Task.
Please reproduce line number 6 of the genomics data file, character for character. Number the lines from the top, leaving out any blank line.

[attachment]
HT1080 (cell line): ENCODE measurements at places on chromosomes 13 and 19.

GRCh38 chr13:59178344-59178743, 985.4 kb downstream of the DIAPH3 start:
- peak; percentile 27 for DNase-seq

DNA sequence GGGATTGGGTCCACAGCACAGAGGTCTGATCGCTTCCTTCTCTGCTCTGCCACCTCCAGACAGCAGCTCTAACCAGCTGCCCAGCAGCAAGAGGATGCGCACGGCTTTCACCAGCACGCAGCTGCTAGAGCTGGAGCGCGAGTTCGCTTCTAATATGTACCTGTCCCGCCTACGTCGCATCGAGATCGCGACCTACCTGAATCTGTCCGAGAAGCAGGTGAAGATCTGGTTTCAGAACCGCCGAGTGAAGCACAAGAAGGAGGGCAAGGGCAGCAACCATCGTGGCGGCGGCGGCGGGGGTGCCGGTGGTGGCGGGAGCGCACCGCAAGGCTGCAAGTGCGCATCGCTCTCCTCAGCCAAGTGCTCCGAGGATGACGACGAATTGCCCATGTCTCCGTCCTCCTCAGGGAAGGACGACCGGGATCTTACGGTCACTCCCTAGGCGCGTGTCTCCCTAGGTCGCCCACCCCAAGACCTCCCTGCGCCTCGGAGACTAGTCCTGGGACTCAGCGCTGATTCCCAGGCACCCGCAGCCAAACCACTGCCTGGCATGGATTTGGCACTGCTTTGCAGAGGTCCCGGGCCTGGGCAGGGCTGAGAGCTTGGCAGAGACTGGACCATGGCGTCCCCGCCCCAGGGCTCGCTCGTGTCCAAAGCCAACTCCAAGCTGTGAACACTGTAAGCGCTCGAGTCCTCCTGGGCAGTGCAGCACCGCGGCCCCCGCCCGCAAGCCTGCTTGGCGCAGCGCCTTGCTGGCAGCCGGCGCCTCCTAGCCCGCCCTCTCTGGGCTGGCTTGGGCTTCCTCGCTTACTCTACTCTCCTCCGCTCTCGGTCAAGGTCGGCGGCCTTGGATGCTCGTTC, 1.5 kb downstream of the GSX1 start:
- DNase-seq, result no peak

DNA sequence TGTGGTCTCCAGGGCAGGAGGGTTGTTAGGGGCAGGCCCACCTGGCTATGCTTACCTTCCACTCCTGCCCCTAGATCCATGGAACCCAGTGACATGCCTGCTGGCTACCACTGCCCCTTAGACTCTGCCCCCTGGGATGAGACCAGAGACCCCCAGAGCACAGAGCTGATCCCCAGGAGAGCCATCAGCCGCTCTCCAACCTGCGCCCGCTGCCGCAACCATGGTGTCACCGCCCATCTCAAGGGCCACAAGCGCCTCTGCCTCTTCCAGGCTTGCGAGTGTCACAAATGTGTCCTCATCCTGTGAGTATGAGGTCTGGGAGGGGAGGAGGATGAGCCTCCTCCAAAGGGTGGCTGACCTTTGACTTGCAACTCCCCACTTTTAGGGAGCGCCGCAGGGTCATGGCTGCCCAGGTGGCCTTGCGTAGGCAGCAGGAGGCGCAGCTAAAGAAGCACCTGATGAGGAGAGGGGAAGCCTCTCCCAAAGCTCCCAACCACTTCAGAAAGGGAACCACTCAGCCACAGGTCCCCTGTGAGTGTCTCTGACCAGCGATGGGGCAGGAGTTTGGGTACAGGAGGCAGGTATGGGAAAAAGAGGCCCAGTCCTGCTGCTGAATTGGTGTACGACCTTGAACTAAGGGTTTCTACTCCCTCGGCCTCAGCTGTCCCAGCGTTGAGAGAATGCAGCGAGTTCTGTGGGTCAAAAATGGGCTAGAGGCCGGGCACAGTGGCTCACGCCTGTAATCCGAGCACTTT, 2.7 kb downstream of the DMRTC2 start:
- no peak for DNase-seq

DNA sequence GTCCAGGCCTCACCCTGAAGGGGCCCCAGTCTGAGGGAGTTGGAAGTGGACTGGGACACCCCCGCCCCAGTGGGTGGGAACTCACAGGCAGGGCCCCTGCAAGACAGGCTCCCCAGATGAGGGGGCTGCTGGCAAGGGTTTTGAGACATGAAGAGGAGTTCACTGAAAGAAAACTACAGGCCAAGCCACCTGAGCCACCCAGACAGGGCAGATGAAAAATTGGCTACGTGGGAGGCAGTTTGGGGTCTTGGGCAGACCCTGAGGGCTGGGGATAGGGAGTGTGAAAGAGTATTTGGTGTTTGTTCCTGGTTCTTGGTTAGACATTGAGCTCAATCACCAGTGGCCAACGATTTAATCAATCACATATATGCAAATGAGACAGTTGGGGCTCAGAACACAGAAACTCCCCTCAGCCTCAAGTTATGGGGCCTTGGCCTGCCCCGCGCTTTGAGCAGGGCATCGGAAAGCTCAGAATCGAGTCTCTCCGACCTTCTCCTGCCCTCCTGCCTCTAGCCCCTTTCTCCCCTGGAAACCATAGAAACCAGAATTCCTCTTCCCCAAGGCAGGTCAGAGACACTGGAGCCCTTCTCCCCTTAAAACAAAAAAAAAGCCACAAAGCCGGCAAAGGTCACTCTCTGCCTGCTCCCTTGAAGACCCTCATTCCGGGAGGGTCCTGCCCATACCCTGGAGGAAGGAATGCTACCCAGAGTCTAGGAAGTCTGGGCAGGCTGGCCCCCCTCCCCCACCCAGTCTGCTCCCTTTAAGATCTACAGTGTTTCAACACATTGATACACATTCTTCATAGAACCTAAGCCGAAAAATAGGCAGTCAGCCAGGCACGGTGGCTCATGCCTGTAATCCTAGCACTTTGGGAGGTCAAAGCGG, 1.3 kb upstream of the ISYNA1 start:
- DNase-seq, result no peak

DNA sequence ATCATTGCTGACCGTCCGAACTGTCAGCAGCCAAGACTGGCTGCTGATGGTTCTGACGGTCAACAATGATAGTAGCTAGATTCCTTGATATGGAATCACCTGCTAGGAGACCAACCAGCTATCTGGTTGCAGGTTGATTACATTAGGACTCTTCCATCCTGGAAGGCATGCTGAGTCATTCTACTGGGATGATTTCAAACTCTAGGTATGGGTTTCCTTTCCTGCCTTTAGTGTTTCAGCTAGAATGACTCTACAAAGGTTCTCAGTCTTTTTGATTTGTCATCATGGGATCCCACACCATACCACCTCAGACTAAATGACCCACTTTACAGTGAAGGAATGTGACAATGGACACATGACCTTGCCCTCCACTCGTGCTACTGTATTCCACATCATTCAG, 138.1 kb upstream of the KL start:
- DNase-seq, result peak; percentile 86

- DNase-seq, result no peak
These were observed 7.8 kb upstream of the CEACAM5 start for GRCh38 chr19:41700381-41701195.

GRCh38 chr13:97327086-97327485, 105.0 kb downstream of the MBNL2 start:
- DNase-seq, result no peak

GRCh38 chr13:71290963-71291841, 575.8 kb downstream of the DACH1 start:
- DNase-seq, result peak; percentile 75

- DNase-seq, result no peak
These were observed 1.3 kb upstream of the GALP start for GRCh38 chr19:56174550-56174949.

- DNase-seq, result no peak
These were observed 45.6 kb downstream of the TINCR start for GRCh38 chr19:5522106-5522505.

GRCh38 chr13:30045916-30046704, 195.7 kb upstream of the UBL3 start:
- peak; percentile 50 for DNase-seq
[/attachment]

DNA sequence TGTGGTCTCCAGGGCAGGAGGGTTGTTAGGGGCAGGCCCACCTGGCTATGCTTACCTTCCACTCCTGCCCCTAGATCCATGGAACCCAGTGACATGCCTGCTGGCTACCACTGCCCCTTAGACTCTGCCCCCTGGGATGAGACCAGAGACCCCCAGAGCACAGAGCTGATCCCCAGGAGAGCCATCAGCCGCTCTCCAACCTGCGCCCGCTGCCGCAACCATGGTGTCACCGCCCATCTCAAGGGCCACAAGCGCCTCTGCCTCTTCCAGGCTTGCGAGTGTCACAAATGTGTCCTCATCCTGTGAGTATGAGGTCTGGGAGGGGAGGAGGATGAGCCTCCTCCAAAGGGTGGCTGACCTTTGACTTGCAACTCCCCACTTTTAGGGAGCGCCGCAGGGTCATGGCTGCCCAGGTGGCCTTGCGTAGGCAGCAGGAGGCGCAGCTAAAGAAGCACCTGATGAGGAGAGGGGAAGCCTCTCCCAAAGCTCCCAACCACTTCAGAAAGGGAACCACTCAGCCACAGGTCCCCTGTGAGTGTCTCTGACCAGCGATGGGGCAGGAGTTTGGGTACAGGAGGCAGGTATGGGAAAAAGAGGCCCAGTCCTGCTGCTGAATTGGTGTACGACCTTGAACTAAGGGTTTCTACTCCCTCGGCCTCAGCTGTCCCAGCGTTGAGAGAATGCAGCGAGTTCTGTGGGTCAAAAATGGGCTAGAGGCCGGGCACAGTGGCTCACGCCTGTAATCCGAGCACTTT, 2.7 kb downstream of the DMRTC2 start: